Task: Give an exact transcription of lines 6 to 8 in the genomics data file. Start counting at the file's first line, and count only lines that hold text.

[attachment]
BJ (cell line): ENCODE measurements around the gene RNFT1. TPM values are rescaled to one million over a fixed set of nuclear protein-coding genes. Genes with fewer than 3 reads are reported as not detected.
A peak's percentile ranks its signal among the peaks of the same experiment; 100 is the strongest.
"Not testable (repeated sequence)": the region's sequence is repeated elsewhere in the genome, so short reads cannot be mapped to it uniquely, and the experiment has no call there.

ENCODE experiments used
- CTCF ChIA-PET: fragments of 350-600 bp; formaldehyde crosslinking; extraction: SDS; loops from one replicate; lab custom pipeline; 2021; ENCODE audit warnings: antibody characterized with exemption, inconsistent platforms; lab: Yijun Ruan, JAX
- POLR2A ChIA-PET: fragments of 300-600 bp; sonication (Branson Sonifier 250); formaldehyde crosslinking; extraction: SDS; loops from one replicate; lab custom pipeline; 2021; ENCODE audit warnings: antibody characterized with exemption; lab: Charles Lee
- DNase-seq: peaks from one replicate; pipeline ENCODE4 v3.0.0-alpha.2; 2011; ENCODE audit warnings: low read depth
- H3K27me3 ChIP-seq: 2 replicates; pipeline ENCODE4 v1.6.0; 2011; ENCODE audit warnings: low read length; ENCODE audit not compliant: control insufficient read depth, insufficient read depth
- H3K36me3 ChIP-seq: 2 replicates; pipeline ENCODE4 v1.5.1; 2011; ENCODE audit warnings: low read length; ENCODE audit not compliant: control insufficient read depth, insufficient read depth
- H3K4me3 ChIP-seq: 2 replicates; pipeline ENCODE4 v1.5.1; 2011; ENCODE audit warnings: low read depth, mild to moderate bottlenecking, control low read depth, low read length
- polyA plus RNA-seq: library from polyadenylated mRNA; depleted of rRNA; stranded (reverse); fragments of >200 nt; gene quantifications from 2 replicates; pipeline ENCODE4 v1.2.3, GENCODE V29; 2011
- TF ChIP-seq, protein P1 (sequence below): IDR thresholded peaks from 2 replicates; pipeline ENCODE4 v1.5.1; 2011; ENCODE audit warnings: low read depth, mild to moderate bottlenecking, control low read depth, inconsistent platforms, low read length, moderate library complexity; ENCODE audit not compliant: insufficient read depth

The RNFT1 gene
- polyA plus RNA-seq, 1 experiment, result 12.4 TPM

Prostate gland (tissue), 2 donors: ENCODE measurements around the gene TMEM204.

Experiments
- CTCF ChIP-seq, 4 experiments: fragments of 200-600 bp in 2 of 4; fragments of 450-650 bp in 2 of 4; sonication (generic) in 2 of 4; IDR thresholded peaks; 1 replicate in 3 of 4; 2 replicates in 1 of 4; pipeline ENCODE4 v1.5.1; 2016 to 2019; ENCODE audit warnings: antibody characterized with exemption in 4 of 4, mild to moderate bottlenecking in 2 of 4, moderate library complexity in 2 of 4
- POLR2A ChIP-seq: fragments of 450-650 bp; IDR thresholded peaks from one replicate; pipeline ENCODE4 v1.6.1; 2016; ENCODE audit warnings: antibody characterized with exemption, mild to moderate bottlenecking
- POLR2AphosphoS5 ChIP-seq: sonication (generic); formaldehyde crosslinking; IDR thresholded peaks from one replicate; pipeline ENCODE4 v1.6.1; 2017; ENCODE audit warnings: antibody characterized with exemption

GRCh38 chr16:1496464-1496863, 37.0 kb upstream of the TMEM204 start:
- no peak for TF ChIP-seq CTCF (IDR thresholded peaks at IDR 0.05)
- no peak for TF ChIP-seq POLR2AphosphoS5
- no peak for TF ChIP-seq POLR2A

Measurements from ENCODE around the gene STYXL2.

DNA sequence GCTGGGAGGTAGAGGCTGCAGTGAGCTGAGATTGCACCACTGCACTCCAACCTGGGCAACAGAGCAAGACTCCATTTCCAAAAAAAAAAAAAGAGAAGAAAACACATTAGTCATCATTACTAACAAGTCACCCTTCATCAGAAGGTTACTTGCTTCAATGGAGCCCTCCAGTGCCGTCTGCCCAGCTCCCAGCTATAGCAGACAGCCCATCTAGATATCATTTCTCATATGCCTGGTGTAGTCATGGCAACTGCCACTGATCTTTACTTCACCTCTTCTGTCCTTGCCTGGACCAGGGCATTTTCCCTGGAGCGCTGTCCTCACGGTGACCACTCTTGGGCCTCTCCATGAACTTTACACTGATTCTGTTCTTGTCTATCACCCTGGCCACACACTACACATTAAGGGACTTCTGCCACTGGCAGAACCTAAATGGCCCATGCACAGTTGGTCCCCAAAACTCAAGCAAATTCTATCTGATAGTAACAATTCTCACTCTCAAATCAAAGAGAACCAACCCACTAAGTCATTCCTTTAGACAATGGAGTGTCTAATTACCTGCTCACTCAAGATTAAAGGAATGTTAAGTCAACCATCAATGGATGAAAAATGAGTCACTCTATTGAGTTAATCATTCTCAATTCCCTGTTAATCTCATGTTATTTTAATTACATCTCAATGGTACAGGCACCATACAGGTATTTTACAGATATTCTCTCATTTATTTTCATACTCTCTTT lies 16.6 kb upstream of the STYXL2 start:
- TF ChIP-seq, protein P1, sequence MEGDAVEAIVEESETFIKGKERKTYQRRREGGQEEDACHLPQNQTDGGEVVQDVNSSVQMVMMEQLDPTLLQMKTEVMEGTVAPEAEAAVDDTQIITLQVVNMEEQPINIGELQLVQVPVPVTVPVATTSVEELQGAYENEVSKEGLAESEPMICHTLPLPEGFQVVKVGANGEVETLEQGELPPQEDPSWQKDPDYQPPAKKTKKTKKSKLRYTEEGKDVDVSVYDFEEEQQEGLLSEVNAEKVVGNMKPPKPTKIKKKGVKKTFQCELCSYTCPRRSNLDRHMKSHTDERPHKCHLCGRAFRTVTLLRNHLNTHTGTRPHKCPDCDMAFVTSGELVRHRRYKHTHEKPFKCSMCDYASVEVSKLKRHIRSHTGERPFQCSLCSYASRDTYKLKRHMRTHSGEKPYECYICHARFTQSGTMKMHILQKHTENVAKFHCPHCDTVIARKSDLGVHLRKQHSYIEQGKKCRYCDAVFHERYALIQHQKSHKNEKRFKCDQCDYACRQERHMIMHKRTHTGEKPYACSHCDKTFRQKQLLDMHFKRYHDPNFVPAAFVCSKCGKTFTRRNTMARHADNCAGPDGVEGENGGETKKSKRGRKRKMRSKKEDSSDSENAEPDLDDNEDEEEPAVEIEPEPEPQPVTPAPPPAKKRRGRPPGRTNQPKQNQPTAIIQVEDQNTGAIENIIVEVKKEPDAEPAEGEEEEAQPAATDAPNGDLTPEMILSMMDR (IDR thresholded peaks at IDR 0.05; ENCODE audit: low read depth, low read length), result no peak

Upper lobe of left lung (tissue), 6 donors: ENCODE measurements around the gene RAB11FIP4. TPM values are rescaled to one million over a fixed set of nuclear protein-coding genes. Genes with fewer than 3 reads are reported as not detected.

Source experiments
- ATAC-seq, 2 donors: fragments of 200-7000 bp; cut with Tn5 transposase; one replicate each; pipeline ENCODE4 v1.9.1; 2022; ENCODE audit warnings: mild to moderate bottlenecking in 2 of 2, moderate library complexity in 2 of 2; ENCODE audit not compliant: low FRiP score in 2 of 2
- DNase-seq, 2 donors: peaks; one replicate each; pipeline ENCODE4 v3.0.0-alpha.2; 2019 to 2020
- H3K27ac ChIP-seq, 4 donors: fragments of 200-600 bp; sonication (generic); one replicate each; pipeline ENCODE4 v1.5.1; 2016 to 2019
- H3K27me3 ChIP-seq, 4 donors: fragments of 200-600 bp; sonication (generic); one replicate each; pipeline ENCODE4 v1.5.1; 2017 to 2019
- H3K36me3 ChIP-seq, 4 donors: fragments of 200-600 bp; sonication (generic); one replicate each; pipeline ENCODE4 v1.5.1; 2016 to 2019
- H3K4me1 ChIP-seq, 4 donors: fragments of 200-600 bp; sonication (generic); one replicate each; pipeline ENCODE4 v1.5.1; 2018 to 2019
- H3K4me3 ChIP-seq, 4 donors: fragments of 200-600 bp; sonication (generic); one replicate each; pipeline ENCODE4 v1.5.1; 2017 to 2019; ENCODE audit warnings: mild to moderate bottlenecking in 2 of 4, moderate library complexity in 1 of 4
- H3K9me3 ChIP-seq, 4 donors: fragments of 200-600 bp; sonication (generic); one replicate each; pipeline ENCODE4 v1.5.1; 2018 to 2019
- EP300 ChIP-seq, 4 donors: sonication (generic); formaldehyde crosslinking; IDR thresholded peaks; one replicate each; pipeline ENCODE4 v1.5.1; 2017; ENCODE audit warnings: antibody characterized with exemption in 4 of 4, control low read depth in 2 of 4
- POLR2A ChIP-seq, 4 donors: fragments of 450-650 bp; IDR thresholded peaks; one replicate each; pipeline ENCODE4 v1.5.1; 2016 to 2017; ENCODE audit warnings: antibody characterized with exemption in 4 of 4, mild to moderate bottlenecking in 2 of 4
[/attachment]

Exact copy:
- POLR2A ChIA-PET: fragments of 300-600 bp; sonication (Branson Sonifier 250); formaldehyde crosslinking; extraction: SDS; loops from one replicate; lab custom pipeline; 2021; ENCODE audit warnings: antibody characterized with exemption; lab: Charles Lee
- DNase-seq: peaks from one replicate; pipeline ENCODE4 v3.0.0-alpha.2; 2011; ENCODE audit warnings: low read depth
- H3K27me3 ChIP-seq: 2 replicates; pipeline ENCODE4 v1.6.0; 2011; ENCODE audit warnings: low read length; ENCODE audit not compliant: control insufficient read depth, insufficient read depth